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Canopy wetness patterns in a Mediterranean deciduous stand

AuthorsLlorens, Pilar ; Domingo, F.; Garcia-Estringana, P. ; Gallart Gallego, Francesc
Issue Date29-Apr-2013
AbstractThe separation of rainfall events by intervals sufficiently long for the canopy and stems to dry completely is one of the assumptions of rainfall interception analytical models (i.e. Gash 1979 and derivative models). This approximation assumes that canopy storage compartments are empty at the beginning of each storm and, as a consequence, each rainfall event has a closed water balance. In practice, a fixed number of hours is used to separate rain events, either for data treatment or modelling. The evaluation of whether this practical assumption is appropriate for stands with seasonal changes, both in canopy and rainfall characteristics, is the main objective of the present work. Canopy wetness duration was monitored during the leafed and leafless periods in a downy oak stand (Quercus pubescens Willd.) located in the Vallcebre research catchments (42º 12¿N, 1º 49¿E). The canopy wetness duration measurements were made at 10 different heights within the canopy by means of electrical resistance sensors. Precipitation was registered in a nearby clearing and net radiation, air temperature, vapour pressure deficit (VPD), wind speed and direction above the canopy. This instrumentation was complemented with meteorological measurements at two heights, below and within de canopy. The results indicate differences in wetness duration between the leafed and the leafless periods, and for each period between daytime and night-time rain events. The sensors remained long time wet during nights in leafed periods; on the contrary, it dried rapidly during days in leafless periods. Moreover, a stratification of the wetness profile was observed, with longer wetness durations in the low canopy levels and shortest ones at the top of the canopy, both in leafed and in leafless periods. Stratification can be linked to the meteorological conditions at each height, i.e. lower VPD and higher wind speeds at the top of the canopy along with the contrary conditions at the bottom. These results suggest that the assumption of using a fixed number of hours to separate rain events is not suitable for stands with seasonal changes.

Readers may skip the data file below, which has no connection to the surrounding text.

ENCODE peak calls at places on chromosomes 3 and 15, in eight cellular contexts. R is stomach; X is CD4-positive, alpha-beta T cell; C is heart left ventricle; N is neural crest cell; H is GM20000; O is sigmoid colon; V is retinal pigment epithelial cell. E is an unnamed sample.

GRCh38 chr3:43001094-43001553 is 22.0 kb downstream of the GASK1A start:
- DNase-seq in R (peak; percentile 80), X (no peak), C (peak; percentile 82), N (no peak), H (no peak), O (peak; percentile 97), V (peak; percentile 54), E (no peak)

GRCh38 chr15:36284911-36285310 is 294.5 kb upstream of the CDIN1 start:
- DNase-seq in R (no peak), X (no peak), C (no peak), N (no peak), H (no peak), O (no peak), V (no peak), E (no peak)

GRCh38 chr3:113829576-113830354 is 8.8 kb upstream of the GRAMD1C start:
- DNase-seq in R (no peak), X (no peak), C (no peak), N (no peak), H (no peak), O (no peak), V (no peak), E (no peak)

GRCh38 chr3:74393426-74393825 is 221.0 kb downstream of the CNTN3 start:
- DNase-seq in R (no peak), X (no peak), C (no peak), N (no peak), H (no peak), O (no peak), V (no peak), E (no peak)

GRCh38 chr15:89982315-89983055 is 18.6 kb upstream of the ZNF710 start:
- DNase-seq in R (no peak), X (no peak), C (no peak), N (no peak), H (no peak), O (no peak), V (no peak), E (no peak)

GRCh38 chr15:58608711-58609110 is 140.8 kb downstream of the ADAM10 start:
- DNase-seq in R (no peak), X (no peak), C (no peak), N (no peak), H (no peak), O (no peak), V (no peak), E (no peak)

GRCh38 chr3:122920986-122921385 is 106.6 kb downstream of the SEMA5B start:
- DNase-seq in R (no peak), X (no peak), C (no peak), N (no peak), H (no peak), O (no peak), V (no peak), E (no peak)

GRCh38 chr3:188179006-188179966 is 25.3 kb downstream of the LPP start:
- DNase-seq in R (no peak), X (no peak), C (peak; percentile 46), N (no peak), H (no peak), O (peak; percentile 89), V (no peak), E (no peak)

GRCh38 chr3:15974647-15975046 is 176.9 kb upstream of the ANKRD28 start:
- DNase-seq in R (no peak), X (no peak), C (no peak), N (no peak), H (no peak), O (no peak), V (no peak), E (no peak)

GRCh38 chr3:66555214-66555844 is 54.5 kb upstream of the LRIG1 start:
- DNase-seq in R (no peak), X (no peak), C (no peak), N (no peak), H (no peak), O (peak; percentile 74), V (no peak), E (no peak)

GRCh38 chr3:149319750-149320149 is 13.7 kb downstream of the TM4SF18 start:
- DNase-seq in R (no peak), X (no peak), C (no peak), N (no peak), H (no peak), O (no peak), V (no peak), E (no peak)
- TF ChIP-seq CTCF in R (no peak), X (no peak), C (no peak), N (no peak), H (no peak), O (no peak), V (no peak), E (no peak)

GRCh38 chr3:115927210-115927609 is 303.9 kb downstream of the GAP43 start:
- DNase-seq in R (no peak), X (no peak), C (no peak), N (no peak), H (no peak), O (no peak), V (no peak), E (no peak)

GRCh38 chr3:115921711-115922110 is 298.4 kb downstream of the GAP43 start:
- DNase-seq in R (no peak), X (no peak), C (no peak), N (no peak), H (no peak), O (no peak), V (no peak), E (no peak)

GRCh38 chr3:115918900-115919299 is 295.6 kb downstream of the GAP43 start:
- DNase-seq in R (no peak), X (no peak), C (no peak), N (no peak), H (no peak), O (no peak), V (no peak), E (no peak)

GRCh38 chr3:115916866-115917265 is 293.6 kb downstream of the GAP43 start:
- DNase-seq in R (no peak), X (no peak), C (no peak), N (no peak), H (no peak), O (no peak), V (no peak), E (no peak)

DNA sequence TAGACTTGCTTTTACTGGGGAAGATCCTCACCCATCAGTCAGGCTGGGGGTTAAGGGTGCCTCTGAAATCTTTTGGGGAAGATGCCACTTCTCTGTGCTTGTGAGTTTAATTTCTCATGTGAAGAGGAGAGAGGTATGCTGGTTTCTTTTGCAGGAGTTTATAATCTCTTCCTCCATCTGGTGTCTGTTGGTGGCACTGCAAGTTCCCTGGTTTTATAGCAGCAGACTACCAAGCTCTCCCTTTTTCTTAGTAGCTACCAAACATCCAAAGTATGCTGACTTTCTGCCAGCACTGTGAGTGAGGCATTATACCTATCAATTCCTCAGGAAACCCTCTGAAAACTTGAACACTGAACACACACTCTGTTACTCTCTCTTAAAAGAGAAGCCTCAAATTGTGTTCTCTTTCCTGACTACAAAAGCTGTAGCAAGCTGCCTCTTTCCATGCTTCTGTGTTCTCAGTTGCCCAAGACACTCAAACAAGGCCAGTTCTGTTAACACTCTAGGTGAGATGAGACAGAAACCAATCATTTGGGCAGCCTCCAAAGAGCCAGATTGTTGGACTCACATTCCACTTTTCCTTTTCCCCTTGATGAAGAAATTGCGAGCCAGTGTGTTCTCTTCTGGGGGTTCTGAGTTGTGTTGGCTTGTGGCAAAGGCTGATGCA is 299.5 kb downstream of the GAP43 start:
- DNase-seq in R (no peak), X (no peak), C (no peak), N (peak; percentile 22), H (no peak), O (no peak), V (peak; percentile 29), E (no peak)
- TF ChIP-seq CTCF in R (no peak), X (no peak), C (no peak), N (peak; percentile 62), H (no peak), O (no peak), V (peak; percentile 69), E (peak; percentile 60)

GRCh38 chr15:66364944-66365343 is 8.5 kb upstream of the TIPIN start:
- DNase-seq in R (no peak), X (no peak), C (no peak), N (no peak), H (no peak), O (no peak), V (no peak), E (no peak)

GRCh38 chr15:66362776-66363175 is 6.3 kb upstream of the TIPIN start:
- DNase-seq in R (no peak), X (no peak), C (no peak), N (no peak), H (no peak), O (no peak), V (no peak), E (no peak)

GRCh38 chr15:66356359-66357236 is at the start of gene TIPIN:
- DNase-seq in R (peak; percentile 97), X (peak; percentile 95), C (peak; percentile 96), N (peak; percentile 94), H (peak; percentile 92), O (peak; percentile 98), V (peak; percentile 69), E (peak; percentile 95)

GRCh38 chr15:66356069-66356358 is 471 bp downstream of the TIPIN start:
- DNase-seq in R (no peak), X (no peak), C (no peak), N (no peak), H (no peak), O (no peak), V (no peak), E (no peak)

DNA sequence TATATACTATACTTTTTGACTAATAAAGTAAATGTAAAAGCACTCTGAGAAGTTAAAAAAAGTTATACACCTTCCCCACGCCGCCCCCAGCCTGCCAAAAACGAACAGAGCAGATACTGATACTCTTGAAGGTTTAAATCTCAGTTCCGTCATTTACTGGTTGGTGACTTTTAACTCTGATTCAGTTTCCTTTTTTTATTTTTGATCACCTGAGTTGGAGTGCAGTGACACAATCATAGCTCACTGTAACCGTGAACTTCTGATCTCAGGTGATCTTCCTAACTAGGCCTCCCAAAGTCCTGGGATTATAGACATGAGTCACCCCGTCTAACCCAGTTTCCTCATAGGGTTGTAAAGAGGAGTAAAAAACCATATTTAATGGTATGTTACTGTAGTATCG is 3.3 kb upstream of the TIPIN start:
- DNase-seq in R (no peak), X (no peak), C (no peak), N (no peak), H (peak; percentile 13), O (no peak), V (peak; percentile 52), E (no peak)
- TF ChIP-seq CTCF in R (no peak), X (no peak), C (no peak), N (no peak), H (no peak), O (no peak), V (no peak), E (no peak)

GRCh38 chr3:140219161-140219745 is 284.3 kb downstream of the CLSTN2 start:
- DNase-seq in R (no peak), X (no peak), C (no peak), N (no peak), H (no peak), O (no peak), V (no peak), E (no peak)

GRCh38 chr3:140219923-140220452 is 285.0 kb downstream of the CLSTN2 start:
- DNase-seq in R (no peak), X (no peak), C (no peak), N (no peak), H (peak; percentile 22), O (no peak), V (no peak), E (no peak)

Appears in Collections:(IDAEA) Comunicaciones congresos
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